Rachael Conley, aged 24, is in her second year teaching PE at Parklands high school in Speke, Liverpool, and has already been a mentor to trainees on teaching practice. She says she was influenced by her own happy experience of being mentored
I was lucky that both my mentors on my two teaching practices were really approachable, really helpful. One was at an upper school and the other was in an all-girls' independent school, so they were both very different experiences.
I definitely learned a lot from both of them. Some of my friends who I trained with didn't have such good experiences. One friend's mentor made her life a misery and she nearly walked out during her first teaching practice and gave up.
Because I'm an NQT, I wouldn't normally be given the job of mentoring, but our department is quite small and we were asked by the university to take an extra student on. I shared the role with the teacher designated as a mentor.
I'd only just finished my first full term of teaching myself. But just as my own mentors had been approachable, I made sure that even though I was giving the trainees criticism, I wasn't having a go at them - I tried to make it constructive, so that they always knew what they could build on.
I felt that because I was so close to having just been through the whole experience, I knew what they were going through. And I would give them little hints and suggestions, on how to tweak their planning or teaching to make sure they were doing those things right.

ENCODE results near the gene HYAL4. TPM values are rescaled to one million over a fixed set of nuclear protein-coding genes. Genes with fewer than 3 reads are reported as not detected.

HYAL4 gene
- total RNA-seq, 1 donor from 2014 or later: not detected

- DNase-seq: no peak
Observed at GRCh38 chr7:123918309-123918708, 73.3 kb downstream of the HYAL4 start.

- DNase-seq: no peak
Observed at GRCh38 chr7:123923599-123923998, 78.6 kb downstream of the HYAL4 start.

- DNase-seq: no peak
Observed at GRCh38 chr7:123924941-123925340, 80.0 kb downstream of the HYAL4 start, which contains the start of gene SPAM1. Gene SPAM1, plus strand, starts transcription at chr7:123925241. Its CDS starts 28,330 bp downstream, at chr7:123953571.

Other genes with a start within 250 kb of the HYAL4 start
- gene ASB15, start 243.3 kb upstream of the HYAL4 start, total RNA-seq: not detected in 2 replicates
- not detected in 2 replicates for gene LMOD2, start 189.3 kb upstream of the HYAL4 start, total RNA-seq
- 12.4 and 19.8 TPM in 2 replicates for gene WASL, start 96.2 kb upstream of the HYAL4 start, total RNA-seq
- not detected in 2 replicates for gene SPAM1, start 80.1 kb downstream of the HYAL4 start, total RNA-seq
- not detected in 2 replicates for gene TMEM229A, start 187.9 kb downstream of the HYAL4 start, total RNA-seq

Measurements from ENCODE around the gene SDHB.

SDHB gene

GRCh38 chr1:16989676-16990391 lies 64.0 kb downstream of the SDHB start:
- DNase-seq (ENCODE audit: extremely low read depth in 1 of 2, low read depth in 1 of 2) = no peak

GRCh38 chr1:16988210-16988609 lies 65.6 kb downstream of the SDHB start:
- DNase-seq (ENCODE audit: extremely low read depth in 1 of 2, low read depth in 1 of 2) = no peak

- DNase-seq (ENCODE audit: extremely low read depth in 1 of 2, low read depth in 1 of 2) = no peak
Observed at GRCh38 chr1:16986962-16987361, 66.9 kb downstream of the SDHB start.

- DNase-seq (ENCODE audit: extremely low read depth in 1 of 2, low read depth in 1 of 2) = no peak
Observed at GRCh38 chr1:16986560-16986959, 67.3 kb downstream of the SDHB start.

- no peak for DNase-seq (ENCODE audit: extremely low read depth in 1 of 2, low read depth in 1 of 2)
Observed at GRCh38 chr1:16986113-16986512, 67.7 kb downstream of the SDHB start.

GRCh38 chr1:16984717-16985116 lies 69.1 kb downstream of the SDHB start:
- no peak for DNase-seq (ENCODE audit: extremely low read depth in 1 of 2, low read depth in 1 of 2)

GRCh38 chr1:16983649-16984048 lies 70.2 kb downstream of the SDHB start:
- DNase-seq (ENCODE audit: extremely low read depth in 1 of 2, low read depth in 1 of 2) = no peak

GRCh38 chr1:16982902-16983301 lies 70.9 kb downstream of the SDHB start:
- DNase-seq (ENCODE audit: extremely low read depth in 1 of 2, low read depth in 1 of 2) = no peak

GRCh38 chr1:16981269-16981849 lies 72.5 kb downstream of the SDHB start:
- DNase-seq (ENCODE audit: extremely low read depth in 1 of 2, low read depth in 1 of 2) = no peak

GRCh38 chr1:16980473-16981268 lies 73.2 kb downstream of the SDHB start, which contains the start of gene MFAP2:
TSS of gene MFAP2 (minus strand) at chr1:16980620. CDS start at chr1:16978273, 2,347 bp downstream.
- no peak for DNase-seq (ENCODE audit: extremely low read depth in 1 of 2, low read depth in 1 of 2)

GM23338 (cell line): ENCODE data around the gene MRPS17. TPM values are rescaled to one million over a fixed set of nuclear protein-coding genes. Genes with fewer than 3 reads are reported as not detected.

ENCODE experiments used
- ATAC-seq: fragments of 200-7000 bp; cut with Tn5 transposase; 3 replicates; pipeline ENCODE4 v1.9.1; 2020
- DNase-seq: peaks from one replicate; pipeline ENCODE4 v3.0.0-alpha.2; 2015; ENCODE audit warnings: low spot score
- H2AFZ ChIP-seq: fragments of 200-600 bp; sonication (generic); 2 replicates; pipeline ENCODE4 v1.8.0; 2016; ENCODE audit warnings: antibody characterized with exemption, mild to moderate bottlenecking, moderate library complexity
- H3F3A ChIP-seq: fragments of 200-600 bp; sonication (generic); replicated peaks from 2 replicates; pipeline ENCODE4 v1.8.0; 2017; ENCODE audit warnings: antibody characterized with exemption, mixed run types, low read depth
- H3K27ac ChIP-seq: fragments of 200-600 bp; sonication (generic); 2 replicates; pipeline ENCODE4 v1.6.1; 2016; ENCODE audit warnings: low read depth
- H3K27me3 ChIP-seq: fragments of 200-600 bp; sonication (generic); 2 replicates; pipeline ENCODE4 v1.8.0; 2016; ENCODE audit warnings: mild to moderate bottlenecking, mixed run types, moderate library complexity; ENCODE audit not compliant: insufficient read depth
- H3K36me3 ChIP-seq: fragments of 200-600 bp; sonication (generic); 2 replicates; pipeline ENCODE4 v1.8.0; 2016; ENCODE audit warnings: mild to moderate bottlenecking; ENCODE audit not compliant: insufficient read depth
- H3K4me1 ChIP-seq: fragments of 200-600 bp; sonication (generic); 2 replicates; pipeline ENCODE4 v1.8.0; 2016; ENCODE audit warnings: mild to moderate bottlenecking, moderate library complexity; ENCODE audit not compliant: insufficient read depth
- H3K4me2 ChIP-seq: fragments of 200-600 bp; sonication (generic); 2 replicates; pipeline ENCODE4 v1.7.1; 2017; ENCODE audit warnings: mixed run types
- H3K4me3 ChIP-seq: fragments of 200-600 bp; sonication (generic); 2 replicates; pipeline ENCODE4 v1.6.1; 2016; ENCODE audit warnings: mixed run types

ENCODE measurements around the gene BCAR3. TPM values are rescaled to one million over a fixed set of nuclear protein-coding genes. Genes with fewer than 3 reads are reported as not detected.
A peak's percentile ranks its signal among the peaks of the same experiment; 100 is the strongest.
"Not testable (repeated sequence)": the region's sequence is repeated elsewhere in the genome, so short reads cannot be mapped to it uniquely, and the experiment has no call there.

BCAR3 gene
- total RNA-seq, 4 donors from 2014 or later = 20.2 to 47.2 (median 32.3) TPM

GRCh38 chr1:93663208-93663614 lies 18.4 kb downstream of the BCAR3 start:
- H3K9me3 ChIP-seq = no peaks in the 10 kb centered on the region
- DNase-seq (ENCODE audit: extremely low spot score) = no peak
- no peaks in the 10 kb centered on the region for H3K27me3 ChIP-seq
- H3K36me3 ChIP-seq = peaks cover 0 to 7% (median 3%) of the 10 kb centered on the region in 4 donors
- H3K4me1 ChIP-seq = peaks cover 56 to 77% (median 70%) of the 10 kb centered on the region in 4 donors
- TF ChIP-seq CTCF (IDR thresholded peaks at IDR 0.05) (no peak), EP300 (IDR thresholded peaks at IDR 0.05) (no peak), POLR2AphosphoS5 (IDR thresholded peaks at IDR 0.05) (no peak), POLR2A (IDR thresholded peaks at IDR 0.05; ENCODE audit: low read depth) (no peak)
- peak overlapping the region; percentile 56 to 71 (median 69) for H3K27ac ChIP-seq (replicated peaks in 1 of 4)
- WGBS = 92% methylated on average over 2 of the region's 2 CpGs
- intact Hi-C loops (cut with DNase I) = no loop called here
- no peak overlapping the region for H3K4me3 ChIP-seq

I have found being a mentor really valuable. Come September I'm going on a course, and will be the official mentor next year for when we have any students coming in.
Julia Kinvig, 21, is just starting at New Heys community school as a newly qualified PE teacher, and was one of Rachael Conley's 'mentees' last year.
It was a good experience. She watched a couple of my lessons and gave me feedback on good points and bad points. She always managed to find things I'd be able to improve on.
She would show us her NQT standards file and say "Look, this is what I did.' And it was really useful to have somebody who had only just gone through it, because there was recent information for you to look at.
Rachael was always very eager to get involved with the extra-curricular.
She showed me how to organise a charity swimathon that the school did, which was covered in the local newspaper. And she showed me how to organise getting permission from parents for extra-curricular sport.
The lessons Rachael couldn't watch because she was teaching, her colleague would watch - and she had been an NQT only the year before.
The pair of them couldn't have made you feel more welcome. If you wanted help you just had to ask for it. They both gave me their mobile numbers and said any time I needed help, just text or phone them up.